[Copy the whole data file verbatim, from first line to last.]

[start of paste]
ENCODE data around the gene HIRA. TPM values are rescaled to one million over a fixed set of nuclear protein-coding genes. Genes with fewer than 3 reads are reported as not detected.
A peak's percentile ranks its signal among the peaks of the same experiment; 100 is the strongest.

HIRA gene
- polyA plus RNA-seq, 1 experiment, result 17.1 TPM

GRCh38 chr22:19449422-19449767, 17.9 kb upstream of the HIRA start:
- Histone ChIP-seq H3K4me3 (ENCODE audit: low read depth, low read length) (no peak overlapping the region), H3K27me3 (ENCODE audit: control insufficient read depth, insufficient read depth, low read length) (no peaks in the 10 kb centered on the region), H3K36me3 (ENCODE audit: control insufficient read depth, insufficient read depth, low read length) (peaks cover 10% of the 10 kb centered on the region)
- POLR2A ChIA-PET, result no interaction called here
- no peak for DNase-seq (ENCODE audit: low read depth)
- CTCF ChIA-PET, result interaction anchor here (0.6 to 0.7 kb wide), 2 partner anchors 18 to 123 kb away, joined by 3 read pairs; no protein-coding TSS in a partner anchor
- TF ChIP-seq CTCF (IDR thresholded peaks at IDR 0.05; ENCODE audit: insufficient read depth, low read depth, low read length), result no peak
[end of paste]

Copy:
ENCODE data around the gene HIRA. TPM values are rescaled to one million over a fixed set of nuclear protein-coding genes. Genes with fewer than 3 reads are reported as not detected.
A peak's percentile ranks its signal among the peaks of the same experiment; 100 is the strongest.

HIRA gene
- polyA plus RNA-seq, 1 experiment, result 17.1 TPM

GRCh38 chr22:19449422-19449767, 17.9 kb upstream of the HIRA start:
- Histone ChIP-seq H3K4me3 (ENCODE audit: low read depth, low read length) (no peak overlapping the region), H3K27me3 (ENCODE audit: control insufficient read depth, insufficient read depth, low read length) (no peaks in the 10 kb centered on the region), H3K36me3 (ENCODE audit: control insufficient read depth, insufficient read depth, low read length) (peaks cover 10% of the 10 kb centered on the region)
- POLR2A ChIA-PET, result no interaction called here
- no peak for DNase-seq (ENCODE audit: low read depth)
- CTCF ChIA-PET, result interaction anchor here (0.6 to 0.7 kb wide), 2 partner anchors 18 to 123 kb away, joined by 3 read pairs; no protein-coding TSS in a partner anchor
- TF ChIP-seq CTCF (IDR thresholded peaks at IDR 0.05; ENCODE audit: insufficient read depth, low read depth, low read length), result no peak